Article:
If you want to be an agent of change in a specific organization or community or in the broader world, I think you need to understand how power operates in relationships. Most people are aware that power dynamics matter in their working relationships. For example, in informal conversations, people often talk about “the politics” of their workplaces. But, surprisingly little direct attention is paid to the way power operates and how power dynamics might be changed.
Throughout my time with the Learning Exchange, I knew that people and relationships were the foundation of our work. I tried to create a culture within the staff team characterized by an ongoing concern not only for what we were doing but how and with whom we were doing it. I spent a fair amount of time trying to focus my teammates’ attention on the ways in which we were relating with each other. I sometimes tried to make the power dynamics in our interactions visible and a subject of reflection and discussion. I also spent time working with the team to identify how we could make our work with other organizations in the community or units within UBC more effective. Eventually, the team was able to articulate some guidelines for how to build TRUST in collaborative relationships and how to make partnerships work.
Similarly, in our programs, the staff team tried to pay attention to the relationships among the people involved. We worked hard to establish the Learning Exchange storefront as a place where people from the neighbourhood respected and learned from each other. In addition, our Community Service Learning (CSL) programs were designed to create opportunities for UBC students to form relationships with people they might otherwise not meet, knowing that these relationships would likely open students’ minds and hearts.
But looking back, I find it curious that, as a leader and manager, I spent so much time focusing on the structure of our operations and programs. And later, as an analyst trying to make sense of the evolution of the Learning Exchange, I found myself at first thinking much more about structures than about people. For example, when the staff team was developing the model for Reading Week CSL projects, we spent a lot of time talking about what kinds of projects to do, what the student recruitment materials should look like, what to include in the agenda for the orientation kick-off day, and how to organize ourselves during Reading Week so that everything would go smoothly. Later, when I tried to identify the reasons for the model’s success, what initially came to mind were these structural elements of the model, e.g., types of projects, recruitment materials, and approaches to training and supporting project leaders.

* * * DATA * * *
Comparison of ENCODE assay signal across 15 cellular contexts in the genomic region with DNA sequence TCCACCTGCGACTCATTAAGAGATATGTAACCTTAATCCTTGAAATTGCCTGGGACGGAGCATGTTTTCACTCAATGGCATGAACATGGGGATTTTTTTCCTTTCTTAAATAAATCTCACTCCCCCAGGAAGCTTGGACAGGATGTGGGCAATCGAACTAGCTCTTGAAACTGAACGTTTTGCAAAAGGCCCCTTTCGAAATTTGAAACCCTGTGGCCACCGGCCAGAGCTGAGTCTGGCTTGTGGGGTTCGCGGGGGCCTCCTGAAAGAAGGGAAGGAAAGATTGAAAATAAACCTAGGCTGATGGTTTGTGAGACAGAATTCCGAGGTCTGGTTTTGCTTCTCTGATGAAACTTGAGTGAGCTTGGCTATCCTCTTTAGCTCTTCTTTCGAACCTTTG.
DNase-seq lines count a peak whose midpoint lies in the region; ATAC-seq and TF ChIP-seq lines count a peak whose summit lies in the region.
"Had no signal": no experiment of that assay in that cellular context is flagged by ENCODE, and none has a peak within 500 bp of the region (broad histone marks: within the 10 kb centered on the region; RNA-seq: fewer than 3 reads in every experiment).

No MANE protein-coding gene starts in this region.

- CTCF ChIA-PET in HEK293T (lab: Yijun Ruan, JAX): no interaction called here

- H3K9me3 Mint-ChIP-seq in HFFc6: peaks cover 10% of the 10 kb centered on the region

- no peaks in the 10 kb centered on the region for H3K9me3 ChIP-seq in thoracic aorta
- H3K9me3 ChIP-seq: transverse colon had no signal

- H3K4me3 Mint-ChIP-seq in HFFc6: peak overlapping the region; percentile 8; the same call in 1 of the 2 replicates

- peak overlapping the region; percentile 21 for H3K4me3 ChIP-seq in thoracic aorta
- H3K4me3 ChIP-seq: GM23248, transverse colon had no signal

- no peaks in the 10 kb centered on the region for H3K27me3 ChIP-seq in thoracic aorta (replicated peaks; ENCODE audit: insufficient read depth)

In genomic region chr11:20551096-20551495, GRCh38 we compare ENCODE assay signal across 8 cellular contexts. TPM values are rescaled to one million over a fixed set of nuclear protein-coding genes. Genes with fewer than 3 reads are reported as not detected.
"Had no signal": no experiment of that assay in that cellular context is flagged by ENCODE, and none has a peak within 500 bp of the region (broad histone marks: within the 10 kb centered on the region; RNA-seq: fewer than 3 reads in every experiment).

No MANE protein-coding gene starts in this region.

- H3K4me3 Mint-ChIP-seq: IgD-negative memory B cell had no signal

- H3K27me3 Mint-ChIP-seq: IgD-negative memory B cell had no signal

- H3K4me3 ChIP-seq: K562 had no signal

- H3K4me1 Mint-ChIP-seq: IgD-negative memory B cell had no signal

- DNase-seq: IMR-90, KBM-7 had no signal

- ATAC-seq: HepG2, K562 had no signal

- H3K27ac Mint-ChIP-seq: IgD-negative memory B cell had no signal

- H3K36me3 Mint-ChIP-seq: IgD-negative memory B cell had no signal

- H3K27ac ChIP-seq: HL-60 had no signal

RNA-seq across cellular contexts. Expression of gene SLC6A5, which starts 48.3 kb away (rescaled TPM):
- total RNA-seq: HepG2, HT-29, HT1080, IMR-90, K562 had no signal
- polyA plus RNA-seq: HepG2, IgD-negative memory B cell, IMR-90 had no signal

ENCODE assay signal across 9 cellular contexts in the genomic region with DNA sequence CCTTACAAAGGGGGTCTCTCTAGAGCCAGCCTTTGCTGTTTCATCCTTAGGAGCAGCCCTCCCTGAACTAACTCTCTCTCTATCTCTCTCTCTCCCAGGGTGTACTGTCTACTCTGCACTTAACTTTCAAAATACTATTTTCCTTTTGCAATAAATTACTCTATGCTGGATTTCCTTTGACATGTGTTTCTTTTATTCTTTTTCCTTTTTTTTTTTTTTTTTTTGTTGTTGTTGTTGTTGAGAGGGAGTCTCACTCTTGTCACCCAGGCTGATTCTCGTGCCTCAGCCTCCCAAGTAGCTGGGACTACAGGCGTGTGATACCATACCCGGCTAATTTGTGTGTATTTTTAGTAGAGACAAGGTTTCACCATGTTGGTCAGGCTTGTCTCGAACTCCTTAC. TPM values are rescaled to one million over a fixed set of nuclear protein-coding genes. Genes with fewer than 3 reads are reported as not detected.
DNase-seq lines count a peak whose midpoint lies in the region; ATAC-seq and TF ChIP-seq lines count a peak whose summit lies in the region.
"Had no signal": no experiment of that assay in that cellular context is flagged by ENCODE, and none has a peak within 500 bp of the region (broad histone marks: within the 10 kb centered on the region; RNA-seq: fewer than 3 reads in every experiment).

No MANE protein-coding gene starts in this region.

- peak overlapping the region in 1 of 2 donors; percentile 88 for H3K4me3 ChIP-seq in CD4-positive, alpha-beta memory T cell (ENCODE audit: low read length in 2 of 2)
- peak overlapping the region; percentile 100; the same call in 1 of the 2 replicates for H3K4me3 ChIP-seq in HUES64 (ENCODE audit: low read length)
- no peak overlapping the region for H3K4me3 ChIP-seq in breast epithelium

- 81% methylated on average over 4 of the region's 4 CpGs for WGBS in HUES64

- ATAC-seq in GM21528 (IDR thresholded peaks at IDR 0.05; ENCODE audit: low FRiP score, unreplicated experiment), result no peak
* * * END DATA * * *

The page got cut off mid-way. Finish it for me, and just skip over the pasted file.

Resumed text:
It was only after months of thinking and writing that I realized how odd it was that while I believed that relationships were the foundation of our work I had focused on things other than relationships.
The appeal of structure
This is perhaps not surprising. We are so immersed in social relationships it is very difficult to see them analytically. It is akin to the difficulty we have seeing our own culture. It is easier to focus on material things you can control than intangible dynamics you cannot. You can see, touch, and easily manipulate meeting agendas, recruitment posters, and training manuals. It is not so easy to grasp interpersonal or inter-group dynamics. It is even more difficult to intentionally influence them.
In some ways, the physical structures are proxies for the relationships. The efficacy of recruitment materials and training approaches depends on how well they inspire people to get involved and how effectively they connect people with each other. But when I look around at all the advice given to leaders, managers, and change agents I see that I am not the only one who has been confounded by structures and other tangible expressions of what really happens when people work together.
How can we focus attention more explicitly on the relationships that form the foundation for social change initiatives or attempts to engage people from different social domains with each other (e.g., people from universities and marginalized communities)? How can we shine a light on power dynamics? Can we use our preoccupation with structures to identify important features of different kinds of social relations that will help put our attention where it belongs? In particular, how can we think about the ways that power tends to circulate in social relations?
I am especially curious about this question because in my experience, this is the thorniest aspect of interpersonal and group dynamics. Power dynamics can make or break efforts to effect change. The unhealthy exercise of power can be extremely destructive of relationships. And the healthy circulation of power can be what nourishes collaborative relationships and provides the platform for their creativity and productivity.
Circles and triangles
In a lecture John McKnight gave on one of his visits to UBC, he talked about the differences between formal societal institutions and informal associations of citizens. (To watch the video of the event, click here.) John described hierarchical institutions as triangles and more egalitarian citizen associations as circles. To me, this metaphor describes how power circulates in the two different kinds of organizations.
In hierarchical institutions (like UBC) one’s power depends on one’s position in the hierarchy. In triangles, social relations are fairly rigid, defined and regulated by one’s assigned position in the hierarchy. The most noticeable kinds of power tend to move vertically. One’s positional power can legitimately be directed at people whose position is lower in the triangle (or pyramid). One’s power is limited by decisions made by the “higher ups.”